According to Findory, this is my personalized blog neighborhood (size in order to the proximity/relation to my own blog...my own name being largest, naturally).
Note: I decided to reach out. I introduced myself to my "closest neighbor", Susan Madrak at Suburban Guerilla. We are colleagues at American Street. Corrente is well known to me - a fellow Liberal Coalition member. David Brock is next on my list. Although I haven't had the opportunity to make his acquaintance yet, I highly respect the work he's doing out there.
Gannon/White House: AMERICAblog Opinion in LA Times
I am glad the LA Times decided to give John Aravosis equal time to make his case on the Jeff Gannon/White House Press Corps issue.
The story is worthy of much more serious and investigative coverage than your basic Howard Kurtz-style "Micheal Jackson-ing" or "Kobe Bryant-ing" or "Martha Stewart-ing".
I can think of three possible reasons The Times didn't cover this obviously major story with any vigor:
(1) Trepidation about gays, sex and power. In the age of wardrobe malfunctions, news organizations are extra cautious about covering anything involving s-e-x. And a gay angle only makes things more confusing. Would you be anti-gay or pro-gay if you wrote about an allegedly homophobic journalist who happened to be gay? Answer: Allegations of prostitution aren't just about someone's private life, they're about a crime that can lead to blackmail, especially if state secrets are involved. And in any case, your readers are adults — give them the facts and let them decide for themselves.
(2) Reverse liberal guilt. Too sensitive to right-wing accusations of being liberal, traditional media have overcompensated by becoming too timid in covering certain stories. They seem loath to aggressively report on scandals involving Republican politicians, in general, and this White House in particular.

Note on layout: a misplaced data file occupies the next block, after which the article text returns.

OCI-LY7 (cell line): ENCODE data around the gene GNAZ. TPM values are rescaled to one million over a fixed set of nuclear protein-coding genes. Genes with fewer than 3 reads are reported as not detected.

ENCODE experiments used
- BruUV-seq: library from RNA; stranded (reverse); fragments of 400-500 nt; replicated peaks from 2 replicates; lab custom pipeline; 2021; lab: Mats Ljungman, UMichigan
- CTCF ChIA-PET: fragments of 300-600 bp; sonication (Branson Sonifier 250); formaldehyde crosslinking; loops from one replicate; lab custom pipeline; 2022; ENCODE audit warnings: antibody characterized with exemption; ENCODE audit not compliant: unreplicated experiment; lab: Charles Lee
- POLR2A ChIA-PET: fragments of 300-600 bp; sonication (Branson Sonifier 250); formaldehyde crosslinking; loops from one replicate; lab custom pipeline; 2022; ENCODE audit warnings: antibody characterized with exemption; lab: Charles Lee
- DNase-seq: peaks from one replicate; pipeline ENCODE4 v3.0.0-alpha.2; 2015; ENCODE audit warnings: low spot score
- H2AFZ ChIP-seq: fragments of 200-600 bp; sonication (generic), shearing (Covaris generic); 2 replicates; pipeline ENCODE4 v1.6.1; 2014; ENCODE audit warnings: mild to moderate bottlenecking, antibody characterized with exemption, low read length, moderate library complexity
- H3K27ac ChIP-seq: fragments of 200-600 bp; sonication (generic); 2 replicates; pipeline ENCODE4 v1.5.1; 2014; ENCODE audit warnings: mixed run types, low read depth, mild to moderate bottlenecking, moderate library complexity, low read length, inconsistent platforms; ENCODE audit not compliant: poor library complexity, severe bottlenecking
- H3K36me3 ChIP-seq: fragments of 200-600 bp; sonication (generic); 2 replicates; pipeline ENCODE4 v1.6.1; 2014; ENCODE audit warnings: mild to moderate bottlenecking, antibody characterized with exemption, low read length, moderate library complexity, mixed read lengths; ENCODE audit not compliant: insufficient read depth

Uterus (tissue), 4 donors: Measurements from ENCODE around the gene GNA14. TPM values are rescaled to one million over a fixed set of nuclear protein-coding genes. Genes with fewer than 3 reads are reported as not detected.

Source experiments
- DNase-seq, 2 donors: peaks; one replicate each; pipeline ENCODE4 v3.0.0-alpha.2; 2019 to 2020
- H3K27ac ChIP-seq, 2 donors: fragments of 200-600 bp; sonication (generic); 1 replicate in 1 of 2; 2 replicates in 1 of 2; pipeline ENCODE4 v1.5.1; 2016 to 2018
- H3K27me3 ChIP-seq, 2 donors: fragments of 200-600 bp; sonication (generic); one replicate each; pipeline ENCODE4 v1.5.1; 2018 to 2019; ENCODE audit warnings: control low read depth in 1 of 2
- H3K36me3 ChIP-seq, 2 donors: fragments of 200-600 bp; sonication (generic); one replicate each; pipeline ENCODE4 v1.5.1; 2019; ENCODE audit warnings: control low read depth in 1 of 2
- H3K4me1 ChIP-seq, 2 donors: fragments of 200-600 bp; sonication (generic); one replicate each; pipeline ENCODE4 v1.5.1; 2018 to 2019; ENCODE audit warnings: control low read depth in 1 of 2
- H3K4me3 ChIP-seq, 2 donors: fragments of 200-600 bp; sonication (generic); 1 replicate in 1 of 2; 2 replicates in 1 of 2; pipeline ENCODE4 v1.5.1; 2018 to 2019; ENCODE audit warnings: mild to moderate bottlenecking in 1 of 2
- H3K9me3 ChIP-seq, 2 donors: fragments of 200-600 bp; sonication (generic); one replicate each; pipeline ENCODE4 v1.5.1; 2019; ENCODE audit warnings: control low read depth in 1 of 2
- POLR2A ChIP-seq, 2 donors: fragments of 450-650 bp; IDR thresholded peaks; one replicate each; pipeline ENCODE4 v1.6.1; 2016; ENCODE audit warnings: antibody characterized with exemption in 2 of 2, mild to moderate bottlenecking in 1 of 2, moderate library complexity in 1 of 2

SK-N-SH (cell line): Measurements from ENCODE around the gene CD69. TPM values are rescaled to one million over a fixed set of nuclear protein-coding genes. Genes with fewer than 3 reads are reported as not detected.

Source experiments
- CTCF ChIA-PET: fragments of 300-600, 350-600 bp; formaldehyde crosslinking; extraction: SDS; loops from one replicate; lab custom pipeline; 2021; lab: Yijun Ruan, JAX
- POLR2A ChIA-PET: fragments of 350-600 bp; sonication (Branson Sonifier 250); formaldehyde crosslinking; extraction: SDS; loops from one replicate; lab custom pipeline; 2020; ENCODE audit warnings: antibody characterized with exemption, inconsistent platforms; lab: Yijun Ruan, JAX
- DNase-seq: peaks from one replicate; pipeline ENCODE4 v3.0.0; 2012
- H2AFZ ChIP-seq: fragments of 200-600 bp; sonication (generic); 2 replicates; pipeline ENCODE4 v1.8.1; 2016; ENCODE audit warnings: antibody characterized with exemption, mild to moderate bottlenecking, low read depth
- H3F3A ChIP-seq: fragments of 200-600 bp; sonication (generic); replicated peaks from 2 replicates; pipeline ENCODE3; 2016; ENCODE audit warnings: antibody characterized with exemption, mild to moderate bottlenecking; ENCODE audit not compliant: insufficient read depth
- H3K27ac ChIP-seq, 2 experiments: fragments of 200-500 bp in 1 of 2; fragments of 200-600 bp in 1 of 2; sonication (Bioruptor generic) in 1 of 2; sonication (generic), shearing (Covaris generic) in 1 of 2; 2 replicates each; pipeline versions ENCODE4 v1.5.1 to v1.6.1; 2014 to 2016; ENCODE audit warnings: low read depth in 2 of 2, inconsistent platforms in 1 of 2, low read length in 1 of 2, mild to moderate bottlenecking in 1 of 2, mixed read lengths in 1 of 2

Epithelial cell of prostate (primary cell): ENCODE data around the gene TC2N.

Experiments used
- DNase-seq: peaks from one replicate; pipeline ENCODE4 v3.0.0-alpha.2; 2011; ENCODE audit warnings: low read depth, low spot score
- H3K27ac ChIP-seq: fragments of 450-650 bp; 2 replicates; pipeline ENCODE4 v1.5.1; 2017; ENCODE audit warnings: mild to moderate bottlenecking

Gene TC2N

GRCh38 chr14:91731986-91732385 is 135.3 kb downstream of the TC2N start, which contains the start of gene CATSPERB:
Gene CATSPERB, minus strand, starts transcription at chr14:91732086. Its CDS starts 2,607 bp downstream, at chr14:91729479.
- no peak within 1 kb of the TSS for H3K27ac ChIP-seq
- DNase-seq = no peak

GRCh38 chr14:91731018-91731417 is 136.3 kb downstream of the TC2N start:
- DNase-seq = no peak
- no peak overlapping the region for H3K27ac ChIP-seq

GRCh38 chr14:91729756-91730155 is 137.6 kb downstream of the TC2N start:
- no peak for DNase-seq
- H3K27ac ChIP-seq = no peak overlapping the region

(3) Blogophobia. Liberal bloggers scare the mainstream media. Media critics fret over our supposed lack of professional credentials, even though many of us are journalists. They doubt our facts but don't independently investigate the stories.
The lack of coverage plays into the hands of the White House. Mainstream media editors act as if our investigation of Guckert is about prurience and lacks merit. But there is more than enough evidence to make any reporter want to check out the possibilities of White House deception and media manipulation.
The Times' editors shouldn't allow themselves to think they are above the fray. In truth, they are failing to speak truth to power.
Good for you, John, and a sincere 'thank you' from this blogger.
"Hopefully the mainstream media and the large corporations that own them will realize that mainstream media reporting must improve to keep the bloggers at bay. That likely means a bigger news department budget and less profit.
Of course, the large corporations could dump the more costly professional journalists and hire the bloggers."
LINK - (I think you'll enjoy reading the whole story)
"When a merely honest man appears he is a comet--his fame is eternal--needs no genius, no talent--mere honesty."
- Mark Twain
John Edwards Visits Hannibal's Demo Days An honest man in politics is met with cheers